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Shayna Main

December 15th, 2021

Alumni advice: How to get into a career in behavioural science

0 comments | 1 shares

Estimated reading time: 10 minutes

Shayna Main

December 15th, 2021

Alumni advice: How to get into a career in behavioural science

0 comments | 1 shares

Estimated reading time: 10 minutes

Thinking creatively, increasing your digital footprint, educating others on key topics and following your curiosity were just some of the excellent tips shared by our panellists at LSE Careers’ recent Careers in Behavioural Science panel.

Chaired by Professor Liam Delaney, the panel featured experienced behavioural science practitioners and LSE alumni Max Beilby, Maddie Quinn, Kash Ramli and Kimberly Richter. During the session, they reflected on the industry and how to get started, predicted future in-demand skills and provided practical tips on job titles to search for.

Read on to find out some of the key takeaways from the session…

What skills are in demand in the sector?

Panellists agreed that behavioural science roles typically require a mixture of technical knowledge and experience and ‘softer’ transferable skills. For example, at interview you might be expected to demonstrate:

  • being able to analyse and manipulate data robustly
  • knowledge of survey design
  • ethical nous
  • knowledge of programming languages
  • confidence in undertaking literature reviews
  • testing at speed through experimental design
  • ability to engage others
  • ability to manage projects
  • promotion of the value of behavioural science
  • agility to move between industries
  • ability to learn quickly
  • ability to communicate impactfully using stories and anecdotes
  • ability to distil concepts for different audiences.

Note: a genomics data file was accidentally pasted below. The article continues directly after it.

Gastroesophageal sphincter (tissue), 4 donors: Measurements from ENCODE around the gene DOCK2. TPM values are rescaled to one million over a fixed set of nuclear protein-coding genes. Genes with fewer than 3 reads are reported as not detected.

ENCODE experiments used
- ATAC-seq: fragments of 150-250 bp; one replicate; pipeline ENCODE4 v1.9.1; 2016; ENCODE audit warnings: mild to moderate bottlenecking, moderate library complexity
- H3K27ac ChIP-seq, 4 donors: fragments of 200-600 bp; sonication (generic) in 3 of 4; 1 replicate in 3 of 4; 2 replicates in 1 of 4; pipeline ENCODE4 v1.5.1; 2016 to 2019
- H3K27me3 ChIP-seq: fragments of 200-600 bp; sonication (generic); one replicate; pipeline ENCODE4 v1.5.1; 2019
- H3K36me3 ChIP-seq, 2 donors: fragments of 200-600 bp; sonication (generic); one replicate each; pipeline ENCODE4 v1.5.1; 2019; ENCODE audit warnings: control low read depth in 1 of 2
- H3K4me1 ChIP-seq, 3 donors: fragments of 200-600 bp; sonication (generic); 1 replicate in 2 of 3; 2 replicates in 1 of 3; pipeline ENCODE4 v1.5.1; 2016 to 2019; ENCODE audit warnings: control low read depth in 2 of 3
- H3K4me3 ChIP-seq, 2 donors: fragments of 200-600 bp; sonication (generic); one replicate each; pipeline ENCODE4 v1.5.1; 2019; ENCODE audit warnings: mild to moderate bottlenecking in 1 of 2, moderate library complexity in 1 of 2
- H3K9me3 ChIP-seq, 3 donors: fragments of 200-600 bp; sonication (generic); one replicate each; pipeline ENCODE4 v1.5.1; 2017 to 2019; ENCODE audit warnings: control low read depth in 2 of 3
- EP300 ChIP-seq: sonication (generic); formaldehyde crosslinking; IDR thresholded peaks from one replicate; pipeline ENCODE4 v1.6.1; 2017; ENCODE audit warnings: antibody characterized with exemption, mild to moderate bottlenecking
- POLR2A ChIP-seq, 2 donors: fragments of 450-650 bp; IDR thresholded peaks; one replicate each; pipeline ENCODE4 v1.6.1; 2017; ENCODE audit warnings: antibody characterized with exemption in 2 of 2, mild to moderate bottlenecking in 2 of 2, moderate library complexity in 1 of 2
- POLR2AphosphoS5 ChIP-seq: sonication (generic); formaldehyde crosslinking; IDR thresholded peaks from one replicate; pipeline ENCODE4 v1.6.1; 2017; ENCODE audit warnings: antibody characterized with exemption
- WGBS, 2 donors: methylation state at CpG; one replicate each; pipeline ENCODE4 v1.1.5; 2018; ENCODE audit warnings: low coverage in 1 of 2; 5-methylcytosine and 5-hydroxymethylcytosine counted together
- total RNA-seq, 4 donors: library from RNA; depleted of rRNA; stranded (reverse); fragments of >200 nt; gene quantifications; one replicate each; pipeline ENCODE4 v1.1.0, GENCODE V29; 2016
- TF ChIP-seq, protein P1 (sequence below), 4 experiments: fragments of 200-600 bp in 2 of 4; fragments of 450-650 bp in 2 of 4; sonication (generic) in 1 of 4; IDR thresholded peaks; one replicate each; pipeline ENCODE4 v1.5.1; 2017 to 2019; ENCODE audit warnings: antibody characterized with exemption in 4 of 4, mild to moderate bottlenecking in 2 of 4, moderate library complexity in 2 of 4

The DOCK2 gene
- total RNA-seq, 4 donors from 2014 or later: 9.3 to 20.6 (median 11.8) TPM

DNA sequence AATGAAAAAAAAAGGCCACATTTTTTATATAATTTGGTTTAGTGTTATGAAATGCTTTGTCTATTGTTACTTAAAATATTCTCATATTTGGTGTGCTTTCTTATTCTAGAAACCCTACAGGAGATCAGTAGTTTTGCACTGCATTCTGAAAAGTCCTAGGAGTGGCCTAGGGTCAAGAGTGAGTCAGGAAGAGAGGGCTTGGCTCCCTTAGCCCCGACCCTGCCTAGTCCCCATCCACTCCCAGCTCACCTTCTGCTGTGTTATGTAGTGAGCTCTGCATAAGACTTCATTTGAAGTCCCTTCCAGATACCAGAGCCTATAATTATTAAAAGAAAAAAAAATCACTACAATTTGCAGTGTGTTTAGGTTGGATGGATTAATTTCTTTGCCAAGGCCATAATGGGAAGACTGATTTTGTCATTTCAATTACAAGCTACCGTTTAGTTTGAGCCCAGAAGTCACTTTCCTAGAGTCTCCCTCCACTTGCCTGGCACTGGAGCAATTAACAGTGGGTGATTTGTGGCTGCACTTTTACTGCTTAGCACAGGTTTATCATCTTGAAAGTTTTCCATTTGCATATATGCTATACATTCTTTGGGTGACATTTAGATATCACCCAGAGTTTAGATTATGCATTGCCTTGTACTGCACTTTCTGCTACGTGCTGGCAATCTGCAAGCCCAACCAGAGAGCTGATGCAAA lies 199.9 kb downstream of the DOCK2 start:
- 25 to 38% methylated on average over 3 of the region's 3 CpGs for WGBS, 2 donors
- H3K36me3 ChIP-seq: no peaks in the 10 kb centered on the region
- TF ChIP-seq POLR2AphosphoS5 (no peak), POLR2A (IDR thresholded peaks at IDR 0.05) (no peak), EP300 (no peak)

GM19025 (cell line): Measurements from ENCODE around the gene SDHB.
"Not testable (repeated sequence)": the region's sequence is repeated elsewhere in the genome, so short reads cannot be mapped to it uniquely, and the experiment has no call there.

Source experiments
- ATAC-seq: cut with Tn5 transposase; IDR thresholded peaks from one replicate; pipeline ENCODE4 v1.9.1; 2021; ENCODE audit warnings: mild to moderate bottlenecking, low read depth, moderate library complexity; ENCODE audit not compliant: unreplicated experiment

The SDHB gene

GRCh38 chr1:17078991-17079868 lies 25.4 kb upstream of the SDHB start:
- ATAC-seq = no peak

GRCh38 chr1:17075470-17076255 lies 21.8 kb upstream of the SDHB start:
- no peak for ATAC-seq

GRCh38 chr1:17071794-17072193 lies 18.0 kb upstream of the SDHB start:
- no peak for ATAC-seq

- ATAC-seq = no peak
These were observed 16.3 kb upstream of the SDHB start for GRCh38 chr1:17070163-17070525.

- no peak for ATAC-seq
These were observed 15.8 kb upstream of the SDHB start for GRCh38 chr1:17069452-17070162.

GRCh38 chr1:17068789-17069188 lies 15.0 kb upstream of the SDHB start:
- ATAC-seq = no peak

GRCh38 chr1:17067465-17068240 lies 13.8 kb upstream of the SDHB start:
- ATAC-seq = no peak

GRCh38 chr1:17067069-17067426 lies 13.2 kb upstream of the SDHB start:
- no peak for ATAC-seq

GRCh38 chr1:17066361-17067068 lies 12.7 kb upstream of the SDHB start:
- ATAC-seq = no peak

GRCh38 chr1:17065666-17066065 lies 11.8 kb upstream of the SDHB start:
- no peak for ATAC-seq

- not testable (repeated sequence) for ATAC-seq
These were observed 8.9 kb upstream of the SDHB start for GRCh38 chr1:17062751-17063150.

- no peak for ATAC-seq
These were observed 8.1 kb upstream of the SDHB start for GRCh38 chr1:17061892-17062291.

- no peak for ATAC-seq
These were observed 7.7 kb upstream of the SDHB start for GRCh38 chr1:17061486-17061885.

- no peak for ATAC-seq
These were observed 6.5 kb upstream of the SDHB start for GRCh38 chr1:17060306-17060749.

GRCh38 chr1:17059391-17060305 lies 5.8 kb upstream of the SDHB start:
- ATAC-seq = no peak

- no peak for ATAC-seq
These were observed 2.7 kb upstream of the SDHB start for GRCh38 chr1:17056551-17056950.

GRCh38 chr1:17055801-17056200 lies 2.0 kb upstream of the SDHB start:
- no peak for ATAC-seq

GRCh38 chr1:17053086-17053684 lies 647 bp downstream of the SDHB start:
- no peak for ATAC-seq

What’s in a job title?

Panellists’ advice? Look beyond the job title to the actual content of a role.

Behavioural science as a discipline is in its relative infancy – and many organisations may not yet appreciate the value you can bring. You can use behavioural science insights in fields such as user research (UX) and data science, and some organisations will have different titles for very similar roles, so always take the time to read between the lines of any role description.

How can you get started?

One fantastic way of getting started in the industry is joining summer programmes – these include the summer schools from Ogilvy and Cowry Consulting. Alternatively, panellists also said they’d seen success by building out the behavioural science function from within an organisation.

You can also check out the following resources:

Global Association of Applied Behavioural Scientists

Nudgestock

 

To catch up with the full event, you can watch the recording of the panel on CareerHub.

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About the author

Shayna Main

Careers Consultant, LSE Careers

Posted In: Careers Advice | Healthcare and wellbeing | Human resources | Insider tips | Marketing | Public relations and communications | Skills development

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